Playing Kaprizov and Fiala together stood out as a simple, elegant solution to these issues. Vegas bottling Kaprizov up? Replace Mats Zuccarello, whose utility to Kaprizov is as a set-up man, not a shooter, with Fiala. Vegas sagged off Zuccarello and Hartman, letting the latter get as many looks at Fleury as he wanted.

Would the Knights be as willing to cheat towards Kaprizov knowing Fiala’s there to get those chances? Whatever decision they made, it’d be a positive outcome for the Wild. Either Kaprizov gets more breathing room, allowing Fiala to play off him, or Fiala gets way more space to operate. Win-win.

Instead of loading up his two best playmakers on a line in crunch time, coach Dean Evason opted to do nothing. Aside from a 49-second attempt at double-shifting Kaprizov on the fourth line, Evason rigidly stuck with his lines, the same ones that had cracked Fleury just twice in over 100 minutes.

Kaprizov and Fiala played 8:12 and 6:39 even-strength minutes in the third period, respectively. They spent a grand total of 0:00 of it together. Only with 1:53 left did Evason deploy his two best players, putting Fiala on as the extra attacker. That lasted all of 23 seconds, after which Kaprizov went to the box.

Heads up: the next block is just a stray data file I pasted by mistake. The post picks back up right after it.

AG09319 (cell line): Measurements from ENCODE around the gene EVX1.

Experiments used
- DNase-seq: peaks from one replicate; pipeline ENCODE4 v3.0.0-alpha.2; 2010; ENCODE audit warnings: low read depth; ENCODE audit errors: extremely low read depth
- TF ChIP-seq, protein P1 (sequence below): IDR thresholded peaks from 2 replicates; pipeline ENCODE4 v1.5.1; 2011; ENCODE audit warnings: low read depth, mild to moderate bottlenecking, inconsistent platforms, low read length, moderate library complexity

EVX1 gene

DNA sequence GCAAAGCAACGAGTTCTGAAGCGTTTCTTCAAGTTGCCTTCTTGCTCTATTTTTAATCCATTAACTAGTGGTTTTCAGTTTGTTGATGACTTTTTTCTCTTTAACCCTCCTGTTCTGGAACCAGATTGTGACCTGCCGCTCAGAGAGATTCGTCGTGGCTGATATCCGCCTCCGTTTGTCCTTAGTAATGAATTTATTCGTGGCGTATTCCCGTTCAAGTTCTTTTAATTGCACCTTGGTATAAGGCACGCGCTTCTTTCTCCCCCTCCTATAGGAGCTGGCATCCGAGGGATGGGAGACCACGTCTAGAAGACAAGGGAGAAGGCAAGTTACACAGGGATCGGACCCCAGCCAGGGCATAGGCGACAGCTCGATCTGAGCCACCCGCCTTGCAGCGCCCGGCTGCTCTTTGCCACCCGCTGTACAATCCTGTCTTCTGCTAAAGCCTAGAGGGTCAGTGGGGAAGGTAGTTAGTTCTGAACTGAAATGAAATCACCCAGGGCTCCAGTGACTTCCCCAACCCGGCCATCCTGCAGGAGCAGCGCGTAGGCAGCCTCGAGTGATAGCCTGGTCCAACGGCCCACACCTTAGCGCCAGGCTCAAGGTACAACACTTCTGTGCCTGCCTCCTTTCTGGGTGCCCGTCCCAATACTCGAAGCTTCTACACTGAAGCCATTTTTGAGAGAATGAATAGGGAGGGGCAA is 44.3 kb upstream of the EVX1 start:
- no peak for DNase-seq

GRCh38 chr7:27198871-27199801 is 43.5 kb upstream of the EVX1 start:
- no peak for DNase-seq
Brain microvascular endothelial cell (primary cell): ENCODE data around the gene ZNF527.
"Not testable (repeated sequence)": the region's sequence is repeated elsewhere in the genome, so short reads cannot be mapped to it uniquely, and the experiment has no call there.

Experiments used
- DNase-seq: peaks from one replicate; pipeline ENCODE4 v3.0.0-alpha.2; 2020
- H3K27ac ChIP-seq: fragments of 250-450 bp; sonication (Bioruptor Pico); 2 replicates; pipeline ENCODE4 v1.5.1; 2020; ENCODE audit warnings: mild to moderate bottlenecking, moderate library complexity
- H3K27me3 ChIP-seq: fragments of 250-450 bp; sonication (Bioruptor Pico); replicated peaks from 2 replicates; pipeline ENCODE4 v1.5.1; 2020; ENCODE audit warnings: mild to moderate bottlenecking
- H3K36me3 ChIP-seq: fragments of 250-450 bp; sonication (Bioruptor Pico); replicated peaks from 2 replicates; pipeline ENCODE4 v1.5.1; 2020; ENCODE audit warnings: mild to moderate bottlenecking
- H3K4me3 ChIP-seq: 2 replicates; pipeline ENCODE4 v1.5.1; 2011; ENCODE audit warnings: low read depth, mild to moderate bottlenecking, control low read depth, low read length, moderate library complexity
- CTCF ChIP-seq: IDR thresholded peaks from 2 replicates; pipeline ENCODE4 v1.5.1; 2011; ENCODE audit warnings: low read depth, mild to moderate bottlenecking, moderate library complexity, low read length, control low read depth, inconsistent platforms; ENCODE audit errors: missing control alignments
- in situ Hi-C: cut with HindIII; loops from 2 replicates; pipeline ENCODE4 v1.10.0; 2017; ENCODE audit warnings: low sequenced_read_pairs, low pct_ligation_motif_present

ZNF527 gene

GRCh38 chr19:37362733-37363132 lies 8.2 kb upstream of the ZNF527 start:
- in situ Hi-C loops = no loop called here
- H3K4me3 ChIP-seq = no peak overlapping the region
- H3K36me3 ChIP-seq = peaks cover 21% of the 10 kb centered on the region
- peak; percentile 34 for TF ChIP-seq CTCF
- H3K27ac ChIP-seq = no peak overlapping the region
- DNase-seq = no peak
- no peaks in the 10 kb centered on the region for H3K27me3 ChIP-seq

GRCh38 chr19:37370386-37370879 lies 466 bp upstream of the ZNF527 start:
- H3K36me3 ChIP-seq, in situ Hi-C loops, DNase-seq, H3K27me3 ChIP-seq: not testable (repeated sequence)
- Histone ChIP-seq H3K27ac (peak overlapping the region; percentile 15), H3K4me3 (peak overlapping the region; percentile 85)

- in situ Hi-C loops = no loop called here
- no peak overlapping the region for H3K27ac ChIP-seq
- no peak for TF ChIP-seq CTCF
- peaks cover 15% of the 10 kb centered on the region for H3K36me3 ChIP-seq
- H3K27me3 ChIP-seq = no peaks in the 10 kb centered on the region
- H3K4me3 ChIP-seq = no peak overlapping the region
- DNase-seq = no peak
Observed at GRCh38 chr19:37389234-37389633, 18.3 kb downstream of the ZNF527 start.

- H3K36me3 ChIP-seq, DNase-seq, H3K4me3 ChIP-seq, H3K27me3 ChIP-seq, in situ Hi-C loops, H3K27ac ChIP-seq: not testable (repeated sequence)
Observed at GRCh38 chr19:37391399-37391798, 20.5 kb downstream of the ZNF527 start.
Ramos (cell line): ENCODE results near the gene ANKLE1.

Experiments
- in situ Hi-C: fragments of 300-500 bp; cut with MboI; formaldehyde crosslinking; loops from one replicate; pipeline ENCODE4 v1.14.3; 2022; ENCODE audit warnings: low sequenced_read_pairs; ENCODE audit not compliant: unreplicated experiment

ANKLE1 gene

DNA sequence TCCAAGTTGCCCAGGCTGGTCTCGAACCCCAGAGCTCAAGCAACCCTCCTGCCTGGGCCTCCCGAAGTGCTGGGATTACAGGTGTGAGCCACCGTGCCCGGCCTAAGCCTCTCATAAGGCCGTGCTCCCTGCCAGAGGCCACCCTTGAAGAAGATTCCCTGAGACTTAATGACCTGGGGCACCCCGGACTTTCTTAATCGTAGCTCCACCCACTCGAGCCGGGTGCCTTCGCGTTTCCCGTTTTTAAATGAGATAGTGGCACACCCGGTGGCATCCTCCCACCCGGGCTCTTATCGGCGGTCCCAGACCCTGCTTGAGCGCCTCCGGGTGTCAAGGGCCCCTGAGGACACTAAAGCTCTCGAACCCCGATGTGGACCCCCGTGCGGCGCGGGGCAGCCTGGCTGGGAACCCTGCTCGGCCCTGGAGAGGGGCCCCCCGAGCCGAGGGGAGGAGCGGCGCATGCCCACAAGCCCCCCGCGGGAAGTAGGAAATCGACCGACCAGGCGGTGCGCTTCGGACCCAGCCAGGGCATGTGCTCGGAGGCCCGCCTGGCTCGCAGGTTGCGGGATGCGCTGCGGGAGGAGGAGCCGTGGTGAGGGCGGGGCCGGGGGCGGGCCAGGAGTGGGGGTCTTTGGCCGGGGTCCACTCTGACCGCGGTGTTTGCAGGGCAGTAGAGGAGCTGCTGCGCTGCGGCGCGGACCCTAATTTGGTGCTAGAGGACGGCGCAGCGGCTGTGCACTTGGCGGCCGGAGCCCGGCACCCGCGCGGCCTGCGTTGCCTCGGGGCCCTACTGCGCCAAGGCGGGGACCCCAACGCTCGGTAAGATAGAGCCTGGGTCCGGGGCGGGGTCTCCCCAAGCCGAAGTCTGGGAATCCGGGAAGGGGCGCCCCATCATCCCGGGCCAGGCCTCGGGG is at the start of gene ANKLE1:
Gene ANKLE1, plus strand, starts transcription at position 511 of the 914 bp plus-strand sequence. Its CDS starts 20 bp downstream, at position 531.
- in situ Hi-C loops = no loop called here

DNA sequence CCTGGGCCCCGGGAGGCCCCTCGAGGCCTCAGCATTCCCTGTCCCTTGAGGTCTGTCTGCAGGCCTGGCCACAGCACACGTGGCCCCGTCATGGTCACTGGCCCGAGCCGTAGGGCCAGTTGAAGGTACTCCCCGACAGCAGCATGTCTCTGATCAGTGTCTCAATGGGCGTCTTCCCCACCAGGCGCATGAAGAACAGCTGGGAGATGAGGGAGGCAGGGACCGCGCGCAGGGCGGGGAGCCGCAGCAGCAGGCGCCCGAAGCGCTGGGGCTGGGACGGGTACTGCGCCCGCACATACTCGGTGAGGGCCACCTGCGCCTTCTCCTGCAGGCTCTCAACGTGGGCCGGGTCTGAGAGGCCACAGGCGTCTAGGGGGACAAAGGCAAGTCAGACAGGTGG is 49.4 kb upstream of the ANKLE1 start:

That’s it. Evason had 20 minutes to take his best shot at beating Fleury, and all he got was 23 seconds.

Evason’s developed some very strong tendencies, the strongest of which is his fanatical devotion to a balanced offensive attack. Kaprizov and Fiala played just 48 5-on-5 minutes together all season. Despite both of them lacking a suitable center, neither spent more than 130 minutes with Joel Eriksson Ek.

He also loathes making adjustments to lines that he believes to be working. Once he finds a combination he likes, he’ll keep them together until injuries or a very prolonged slump mandate change. He’s especially reluctant to make such changes in-game.

One can see the logic in these strategies. Split up your three best players and you maximize the time one of them is on the ice. In a long season, where it’s rare for a particular game’s stakes to be high, riding out slumps makes sense.

But this is the playoffs. The difference between winning and losing Game 2 was a 34% drop-off in Minnesota’s odds of advancing. And seven games isn’t nearly enough time to ride out a hot goalie — ask the holdovers from the 2016-17 team that faced Jake Allen how that works out.

Evason needed to read the moment and adjust accordingly. Going forward, he can’t stay the course when things go wrong and pray the Hockey Gods grant the Wild better puck luck. He’s got to be proactive, and that includes trying things like “Put your two best playmakers together in crunch time.”

He’ll get his chance to make adjustments tonight. Back at home, Evason will have the option of last change, giving him much more control over matchups. He even has the option to supplement his lack of offense with star prospect Matt Boldy. Can Evason get creative and find ways to give Kaprizov space and Fiala help? The answer to that may well determine whether he advances, or upholds Mike Yeo and Bruce Boudreau’s legacy of early playoff exits.

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Photo Credit: David Berding (USA TODAY Sports)